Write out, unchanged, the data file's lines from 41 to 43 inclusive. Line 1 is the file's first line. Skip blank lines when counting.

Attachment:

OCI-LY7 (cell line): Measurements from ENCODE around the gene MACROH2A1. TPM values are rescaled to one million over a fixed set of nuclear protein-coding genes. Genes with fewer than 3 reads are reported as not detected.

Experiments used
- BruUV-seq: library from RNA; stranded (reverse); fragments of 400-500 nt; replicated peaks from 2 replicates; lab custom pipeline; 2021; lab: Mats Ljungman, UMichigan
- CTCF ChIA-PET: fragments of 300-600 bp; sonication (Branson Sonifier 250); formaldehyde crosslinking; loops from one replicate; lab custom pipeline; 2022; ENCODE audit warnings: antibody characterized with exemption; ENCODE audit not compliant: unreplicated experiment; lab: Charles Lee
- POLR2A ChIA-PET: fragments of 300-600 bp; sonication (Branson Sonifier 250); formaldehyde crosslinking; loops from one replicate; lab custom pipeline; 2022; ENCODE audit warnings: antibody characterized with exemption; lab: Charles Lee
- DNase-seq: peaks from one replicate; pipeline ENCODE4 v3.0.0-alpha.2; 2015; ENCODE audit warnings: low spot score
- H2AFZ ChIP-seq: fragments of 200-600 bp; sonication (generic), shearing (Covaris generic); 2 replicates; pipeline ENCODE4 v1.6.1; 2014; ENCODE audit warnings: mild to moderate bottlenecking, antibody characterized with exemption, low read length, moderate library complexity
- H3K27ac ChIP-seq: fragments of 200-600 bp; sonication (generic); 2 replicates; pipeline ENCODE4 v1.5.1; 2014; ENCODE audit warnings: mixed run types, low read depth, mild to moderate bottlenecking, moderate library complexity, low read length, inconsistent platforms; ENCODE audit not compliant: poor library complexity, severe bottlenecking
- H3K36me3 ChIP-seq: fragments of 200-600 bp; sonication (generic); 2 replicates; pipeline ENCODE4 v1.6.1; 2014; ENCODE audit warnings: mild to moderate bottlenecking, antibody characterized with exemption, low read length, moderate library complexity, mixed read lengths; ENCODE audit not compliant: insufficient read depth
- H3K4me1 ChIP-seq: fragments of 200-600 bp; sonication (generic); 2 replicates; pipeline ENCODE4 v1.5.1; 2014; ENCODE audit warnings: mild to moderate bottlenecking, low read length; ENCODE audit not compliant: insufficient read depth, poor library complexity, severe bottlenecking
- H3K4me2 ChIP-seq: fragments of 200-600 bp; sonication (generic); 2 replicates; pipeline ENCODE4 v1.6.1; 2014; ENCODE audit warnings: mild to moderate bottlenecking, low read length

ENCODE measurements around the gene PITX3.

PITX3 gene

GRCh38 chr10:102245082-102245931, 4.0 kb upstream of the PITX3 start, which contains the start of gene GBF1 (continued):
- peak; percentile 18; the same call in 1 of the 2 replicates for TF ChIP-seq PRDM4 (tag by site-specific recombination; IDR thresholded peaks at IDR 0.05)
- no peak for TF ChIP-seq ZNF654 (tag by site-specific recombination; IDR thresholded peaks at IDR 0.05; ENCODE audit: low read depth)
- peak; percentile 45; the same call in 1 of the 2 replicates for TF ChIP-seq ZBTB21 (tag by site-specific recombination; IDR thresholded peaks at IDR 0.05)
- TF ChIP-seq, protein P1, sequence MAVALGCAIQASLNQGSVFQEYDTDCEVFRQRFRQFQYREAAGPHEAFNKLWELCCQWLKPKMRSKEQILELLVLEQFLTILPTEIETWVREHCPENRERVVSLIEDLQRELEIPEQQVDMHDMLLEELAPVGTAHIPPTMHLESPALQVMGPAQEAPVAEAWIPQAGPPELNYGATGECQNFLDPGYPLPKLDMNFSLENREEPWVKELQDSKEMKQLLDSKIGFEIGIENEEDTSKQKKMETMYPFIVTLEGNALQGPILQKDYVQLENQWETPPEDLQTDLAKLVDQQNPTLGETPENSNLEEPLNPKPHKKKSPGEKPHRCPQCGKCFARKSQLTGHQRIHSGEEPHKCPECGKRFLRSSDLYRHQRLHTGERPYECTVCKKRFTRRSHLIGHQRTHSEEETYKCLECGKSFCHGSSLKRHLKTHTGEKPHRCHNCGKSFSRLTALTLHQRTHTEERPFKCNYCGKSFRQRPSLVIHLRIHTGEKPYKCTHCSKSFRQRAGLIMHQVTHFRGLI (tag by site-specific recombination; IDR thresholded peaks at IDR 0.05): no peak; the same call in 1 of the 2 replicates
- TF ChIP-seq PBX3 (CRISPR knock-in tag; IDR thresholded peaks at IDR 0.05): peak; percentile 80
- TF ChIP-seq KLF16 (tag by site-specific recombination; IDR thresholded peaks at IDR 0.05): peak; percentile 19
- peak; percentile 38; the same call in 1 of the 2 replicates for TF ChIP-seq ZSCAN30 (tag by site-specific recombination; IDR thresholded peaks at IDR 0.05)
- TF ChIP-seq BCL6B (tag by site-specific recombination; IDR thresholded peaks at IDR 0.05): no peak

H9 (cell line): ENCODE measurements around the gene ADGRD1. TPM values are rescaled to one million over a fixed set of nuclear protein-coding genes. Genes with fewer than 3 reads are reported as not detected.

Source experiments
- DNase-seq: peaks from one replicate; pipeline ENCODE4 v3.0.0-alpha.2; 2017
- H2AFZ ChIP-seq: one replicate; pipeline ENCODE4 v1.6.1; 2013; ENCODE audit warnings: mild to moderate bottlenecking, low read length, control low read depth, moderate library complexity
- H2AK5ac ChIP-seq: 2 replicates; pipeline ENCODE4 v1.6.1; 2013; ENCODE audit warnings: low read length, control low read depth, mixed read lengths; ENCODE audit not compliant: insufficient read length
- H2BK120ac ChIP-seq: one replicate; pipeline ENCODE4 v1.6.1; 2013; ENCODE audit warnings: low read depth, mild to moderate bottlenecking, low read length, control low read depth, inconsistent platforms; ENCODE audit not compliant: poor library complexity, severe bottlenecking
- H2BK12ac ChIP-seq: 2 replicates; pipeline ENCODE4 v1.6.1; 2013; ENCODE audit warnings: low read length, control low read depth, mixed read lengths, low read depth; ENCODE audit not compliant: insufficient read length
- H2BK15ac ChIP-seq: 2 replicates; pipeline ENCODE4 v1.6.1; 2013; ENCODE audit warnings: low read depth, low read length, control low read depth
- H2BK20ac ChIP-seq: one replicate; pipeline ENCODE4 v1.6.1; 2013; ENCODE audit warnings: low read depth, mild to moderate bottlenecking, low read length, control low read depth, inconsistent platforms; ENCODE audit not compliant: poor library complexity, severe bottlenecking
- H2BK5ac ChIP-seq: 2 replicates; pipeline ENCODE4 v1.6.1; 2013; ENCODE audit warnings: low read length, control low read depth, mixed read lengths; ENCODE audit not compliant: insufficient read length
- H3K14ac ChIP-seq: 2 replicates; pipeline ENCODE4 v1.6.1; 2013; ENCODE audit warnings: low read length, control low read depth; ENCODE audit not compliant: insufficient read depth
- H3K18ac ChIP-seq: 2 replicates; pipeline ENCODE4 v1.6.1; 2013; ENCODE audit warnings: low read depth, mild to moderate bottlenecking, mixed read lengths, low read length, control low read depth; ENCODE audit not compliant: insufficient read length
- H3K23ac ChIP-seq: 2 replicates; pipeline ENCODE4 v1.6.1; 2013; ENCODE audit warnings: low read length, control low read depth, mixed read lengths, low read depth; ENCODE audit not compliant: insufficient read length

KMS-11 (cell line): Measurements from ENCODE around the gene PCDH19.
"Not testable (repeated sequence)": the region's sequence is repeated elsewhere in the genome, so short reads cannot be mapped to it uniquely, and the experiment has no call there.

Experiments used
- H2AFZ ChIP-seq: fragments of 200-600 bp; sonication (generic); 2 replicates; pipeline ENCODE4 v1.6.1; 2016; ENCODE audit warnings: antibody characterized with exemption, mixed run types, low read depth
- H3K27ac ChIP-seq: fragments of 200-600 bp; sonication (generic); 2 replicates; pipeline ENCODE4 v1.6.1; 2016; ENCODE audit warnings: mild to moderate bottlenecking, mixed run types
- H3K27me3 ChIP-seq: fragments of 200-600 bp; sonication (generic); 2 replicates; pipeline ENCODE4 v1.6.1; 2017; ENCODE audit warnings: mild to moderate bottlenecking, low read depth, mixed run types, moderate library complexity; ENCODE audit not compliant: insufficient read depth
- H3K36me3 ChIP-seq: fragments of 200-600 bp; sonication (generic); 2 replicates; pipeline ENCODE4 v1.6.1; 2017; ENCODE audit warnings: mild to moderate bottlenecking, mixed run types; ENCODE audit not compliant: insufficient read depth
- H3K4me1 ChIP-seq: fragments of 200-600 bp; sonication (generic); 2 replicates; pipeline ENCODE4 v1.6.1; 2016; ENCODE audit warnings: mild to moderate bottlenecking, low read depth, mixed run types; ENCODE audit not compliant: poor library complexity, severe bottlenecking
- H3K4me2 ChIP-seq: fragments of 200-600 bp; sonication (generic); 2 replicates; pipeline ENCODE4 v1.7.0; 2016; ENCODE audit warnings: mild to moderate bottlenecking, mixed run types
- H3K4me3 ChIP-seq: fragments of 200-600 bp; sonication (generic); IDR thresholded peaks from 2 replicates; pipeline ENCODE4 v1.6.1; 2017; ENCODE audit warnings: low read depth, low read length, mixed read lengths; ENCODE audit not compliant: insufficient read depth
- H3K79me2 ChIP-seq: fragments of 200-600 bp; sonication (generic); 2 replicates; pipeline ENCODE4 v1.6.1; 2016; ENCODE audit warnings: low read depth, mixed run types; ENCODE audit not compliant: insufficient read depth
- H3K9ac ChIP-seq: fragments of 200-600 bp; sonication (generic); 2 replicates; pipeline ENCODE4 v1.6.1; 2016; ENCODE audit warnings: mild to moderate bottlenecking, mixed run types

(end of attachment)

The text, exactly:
- H3K27me3 ChIP-seq: fragments of 200-600 bp; sonication (generic); 2 replicates; pipeline ENCODE4 v1.6.1; 2017; ENCODE audit warnings: mild to moderate bottlenecking, low read depth, mixed run types, moderate library complexity; ENCODE audit not compliant: insufficient read depth
- H3K36me3 ChIP-seq: fragments of 200-600 bp; sonication (generic); 2 replicates; pipeline ENCODE4 v1.6.1; 2017; ENCODE audit warnings: mild to moderate bottlenecking, mixed run types; ENCODE audit not compliant: insufficient read depth
- H3K4me1 ChIP-seq: fragments of 200-600 bp; sonication (generic); 2 replicates; pipeline ENCODE4 v1.6.1; 2016; ENCODE audit warnings: mild to moderate bottlenecking, low read depth, mixed run types; ENCODE audit not compliant: poor library complexity, severe bottlenecking